Scientists aiming for the world’s first carbon neutral dairy farm in West Gippsland find new ways to use excess energy the farm generates.
Agriculture Victoria’s SmartFarm at Ellinbank, in the foothills of the Strzelecki Ranges in West Gippsland, has been operating for more than 50 years and the innovative science undertaken during this time is behind some of the biggest shifts in the productivity and sustainability of Australia’s dairy industry.
Research Director Professor Joe Jacobs said the launch of the SmartFarm in January was recognition that farming was shifting into a new era, a technology-driven era that demanded more efficiencies and sustainability to remain competitive.
“At the SmartFarm, 60 per cent of greenhouse gas emissions come from cows burping methane, 15 per cent come from waste such as manure and urine, and 18 per cent from energy use,” Joe said.
“While we’ve reduced the amount of methane cows produce through genetics, and the types and quantity of food they eat, we’ll never completely eliminate it.
“So, what we’re now looking to do is introduce technologies like a biodigester to convert waste into energy and then make what’s left from that process into solid and liquid fertiliser.
“At a very simple level, we’re creating a loop where we reuse as much as possible.”
Joe said that while making the farm carbon neutral was their bigger goal, his team were also looking to include equipment used for day-to-day tasks, such as checking on the welfare of the cows and sensorising the milking plant, grain silos and the water systems, to get early warnings when things were not as they should be.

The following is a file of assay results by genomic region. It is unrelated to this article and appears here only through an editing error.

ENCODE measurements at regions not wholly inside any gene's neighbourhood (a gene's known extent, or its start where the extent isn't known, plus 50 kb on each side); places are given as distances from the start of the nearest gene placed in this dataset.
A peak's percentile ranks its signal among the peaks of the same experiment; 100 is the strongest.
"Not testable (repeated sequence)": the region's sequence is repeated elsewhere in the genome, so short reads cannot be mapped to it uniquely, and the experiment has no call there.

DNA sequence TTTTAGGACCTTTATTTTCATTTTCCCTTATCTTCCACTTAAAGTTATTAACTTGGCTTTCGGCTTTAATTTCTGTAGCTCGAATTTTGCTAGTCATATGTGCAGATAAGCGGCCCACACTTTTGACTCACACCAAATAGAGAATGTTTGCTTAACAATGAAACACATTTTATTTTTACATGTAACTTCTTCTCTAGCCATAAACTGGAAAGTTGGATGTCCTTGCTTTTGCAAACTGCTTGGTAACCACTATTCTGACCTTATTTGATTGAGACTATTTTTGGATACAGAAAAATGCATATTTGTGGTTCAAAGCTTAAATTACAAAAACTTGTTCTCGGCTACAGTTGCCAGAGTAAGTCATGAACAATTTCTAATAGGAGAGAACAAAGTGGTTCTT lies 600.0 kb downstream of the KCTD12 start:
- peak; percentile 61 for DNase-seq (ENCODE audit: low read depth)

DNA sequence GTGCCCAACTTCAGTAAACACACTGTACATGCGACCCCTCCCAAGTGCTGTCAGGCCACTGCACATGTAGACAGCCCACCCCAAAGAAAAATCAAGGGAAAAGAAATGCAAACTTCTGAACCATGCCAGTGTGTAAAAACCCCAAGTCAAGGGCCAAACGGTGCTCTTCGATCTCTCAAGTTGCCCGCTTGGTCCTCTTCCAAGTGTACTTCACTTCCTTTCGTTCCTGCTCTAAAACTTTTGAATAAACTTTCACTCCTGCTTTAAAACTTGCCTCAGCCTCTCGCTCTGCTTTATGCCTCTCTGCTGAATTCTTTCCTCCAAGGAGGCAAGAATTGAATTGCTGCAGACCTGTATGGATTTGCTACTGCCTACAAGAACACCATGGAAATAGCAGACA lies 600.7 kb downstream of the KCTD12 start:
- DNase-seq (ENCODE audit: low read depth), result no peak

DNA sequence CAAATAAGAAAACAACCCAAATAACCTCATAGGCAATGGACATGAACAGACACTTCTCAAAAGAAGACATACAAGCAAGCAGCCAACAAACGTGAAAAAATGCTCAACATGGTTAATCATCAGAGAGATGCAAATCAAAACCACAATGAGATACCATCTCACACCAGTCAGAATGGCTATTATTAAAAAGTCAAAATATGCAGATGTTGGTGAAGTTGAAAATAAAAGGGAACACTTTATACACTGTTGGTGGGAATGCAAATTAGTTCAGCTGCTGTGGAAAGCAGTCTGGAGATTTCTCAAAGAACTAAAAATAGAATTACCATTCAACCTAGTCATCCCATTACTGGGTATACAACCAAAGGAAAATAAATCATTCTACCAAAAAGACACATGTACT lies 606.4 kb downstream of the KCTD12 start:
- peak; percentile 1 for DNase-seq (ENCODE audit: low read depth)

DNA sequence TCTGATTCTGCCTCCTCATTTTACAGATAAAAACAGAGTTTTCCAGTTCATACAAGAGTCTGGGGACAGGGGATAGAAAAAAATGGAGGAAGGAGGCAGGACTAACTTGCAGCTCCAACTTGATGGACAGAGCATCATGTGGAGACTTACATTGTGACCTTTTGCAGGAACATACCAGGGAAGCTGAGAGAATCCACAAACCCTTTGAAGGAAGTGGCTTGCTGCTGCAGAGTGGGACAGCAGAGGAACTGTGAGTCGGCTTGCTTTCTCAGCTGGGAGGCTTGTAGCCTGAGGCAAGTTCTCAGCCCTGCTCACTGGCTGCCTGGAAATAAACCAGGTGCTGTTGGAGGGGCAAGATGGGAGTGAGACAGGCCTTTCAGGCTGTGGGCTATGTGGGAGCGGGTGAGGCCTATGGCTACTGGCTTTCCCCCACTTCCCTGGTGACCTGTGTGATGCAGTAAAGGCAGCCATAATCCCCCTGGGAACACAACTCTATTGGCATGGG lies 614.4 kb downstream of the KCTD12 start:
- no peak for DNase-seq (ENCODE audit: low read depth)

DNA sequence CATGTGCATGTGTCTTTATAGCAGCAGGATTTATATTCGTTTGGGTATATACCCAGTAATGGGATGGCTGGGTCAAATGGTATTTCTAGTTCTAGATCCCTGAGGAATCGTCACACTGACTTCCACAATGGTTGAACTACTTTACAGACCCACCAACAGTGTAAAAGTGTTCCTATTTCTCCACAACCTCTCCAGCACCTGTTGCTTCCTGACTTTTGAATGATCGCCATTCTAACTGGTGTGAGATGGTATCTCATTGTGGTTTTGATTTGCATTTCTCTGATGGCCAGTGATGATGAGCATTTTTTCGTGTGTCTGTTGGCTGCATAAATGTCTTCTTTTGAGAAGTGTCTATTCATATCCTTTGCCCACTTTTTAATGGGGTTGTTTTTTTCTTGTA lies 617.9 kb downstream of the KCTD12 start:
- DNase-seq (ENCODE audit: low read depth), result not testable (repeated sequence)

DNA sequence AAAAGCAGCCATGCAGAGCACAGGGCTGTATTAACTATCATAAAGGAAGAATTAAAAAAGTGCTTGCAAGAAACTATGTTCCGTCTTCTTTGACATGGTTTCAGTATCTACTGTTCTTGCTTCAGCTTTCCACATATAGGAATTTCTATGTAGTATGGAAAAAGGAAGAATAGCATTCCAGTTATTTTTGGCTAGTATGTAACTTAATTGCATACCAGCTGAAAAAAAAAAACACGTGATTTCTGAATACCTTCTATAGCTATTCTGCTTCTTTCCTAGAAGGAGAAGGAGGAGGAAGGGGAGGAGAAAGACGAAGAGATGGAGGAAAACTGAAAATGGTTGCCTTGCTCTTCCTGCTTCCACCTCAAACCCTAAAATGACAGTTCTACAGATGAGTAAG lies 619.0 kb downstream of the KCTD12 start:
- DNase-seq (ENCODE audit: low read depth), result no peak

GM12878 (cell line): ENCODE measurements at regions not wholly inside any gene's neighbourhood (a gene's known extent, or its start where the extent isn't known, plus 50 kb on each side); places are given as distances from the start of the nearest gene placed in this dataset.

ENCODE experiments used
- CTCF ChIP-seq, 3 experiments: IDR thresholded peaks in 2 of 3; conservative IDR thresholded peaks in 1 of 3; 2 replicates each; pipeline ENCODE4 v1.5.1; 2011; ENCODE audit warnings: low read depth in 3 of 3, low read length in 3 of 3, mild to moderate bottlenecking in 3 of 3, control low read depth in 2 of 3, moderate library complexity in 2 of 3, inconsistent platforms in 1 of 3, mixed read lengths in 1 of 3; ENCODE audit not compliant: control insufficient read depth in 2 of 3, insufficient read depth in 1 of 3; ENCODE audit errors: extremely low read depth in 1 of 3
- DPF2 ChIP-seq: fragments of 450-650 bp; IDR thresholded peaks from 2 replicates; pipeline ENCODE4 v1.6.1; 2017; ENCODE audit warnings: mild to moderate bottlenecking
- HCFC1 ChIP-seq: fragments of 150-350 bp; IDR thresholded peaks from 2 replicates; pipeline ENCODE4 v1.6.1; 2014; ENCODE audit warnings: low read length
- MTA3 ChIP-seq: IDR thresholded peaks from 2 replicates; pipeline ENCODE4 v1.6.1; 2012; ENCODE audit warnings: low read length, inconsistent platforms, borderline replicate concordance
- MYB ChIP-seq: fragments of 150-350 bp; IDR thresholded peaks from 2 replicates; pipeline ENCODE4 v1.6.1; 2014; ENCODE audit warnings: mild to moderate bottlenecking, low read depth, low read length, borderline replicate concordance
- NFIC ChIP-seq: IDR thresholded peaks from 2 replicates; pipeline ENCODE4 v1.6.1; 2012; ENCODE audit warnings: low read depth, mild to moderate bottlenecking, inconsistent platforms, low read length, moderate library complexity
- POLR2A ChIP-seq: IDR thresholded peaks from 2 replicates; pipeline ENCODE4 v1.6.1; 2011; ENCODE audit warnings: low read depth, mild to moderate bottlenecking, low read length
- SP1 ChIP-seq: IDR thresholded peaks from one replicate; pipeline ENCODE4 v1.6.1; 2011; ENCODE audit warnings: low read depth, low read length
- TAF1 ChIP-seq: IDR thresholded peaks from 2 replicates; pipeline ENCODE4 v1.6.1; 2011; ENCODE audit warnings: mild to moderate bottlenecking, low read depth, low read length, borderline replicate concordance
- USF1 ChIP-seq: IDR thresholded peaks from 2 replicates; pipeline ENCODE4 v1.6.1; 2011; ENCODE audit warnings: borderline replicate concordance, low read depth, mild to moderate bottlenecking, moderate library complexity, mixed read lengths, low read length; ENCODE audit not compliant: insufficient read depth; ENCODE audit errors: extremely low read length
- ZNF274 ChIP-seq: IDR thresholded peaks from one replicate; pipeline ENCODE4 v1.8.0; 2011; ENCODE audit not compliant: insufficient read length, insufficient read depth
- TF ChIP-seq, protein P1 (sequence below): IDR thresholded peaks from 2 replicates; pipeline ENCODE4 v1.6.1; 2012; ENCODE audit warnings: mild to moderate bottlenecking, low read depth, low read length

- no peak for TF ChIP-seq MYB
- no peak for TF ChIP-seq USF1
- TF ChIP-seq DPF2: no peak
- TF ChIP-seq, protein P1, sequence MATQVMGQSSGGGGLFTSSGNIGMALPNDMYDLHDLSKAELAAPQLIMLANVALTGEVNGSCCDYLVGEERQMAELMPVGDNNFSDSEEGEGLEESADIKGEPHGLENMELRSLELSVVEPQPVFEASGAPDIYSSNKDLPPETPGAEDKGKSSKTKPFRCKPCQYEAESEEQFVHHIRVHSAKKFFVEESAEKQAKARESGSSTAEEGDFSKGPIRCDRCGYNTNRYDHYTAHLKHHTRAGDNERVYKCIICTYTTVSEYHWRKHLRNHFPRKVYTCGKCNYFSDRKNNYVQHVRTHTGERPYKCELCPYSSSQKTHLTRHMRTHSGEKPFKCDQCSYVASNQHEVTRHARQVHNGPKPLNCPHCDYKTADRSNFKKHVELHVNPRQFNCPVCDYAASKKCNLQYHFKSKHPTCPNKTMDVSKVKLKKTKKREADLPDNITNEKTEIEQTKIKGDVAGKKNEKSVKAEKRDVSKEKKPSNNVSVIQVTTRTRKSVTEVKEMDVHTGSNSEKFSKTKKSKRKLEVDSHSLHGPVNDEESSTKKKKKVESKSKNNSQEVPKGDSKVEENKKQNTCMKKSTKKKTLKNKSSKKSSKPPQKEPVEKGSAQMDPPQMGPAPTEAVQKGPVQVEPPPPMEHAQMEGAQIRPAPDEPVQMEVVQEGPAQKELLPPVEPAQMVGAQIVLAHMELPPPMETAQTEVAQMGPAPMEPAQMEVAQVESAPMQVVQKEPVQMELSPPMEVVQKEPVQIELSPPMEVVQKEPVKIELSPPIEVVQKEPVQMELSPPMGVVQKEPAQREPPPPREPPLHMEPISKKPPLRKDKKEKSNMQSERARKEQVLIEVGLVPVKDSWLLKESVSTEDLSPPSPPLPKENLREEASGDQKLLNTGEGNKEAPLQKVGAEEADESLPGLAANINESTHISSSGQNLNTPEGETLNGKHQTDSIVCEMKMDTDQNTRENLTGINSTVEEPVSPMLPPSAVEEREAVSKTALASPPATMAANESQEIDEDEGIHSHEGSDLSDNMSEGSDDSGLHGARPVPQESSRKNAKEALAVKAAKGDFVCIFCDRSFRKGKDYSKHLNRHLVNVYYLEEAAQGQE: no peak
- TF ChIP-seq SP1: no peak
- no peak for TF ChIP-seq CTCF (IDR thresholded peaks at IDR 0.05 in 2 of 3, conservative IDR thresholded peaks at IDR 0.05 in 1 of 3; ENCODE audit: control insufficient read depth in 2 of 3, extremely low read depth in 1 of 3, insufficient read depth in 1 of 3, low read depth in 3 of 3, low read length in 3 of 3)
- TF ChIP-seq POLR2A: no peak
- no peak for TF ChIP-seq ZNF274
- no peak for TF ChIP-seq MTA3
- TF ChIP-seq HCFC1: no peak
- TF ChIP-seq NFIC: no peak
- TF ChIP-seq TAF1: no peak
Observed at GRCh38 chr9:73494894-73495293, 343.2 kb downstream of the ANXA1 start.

“We’re converting our fleet of 10 side-by-side vehicles to electricity which will be produced on-site,” he said.
“We’re already using two such vehicles and we’re finding them easier and cheaper to maintain, and capable of doing everything their petrol and diesel equivalents can do.
“We have 99.8 kW of solar coupled with a 100 kWh battery that provides 40 per cent of the farm’s electricity needs. We plan to add a further 400-600 kW of solar and 200 kWh of battery storage to produce more energy than the farm needs to offset the greenhouse gases produced by the cows.
“Rather than return the excess to the grid, we’re planning to send it to the farm’s office buildings to reduce their energy costs too.”
While these are the main steps being taken to make the SmartFarm carbon neutral, farmers and service providers can also visit the site to see how these alternative energy options are working in the practical setting of a commercial farm.
“We’ll be opening the SmartFarm to show everybody in the industry what we’re doing here so they can apply what they’ve learnt to their own farm.
“We are on the cusp of huge change in agriculture. It’s very exciting to be part of it and to be able to share our knowledge and all of the new things we are learning here with the dairy industry.”
- 231 hectares and home to 500 dairy cows.
- Australia’s leading dairy innovation facility.
- Fast-tracking innovative technologies in a research environment that can be accessed by the dairy industry.
- Becoming carbon neutral by reducing methane emissions, improving fertiliser and manure management, and generating electricity through solar, wind, hydro and bio-digestion.
Read more about Agriculture Victoria’s SmartFarms at agriculture.vic.gov.au/smartfarms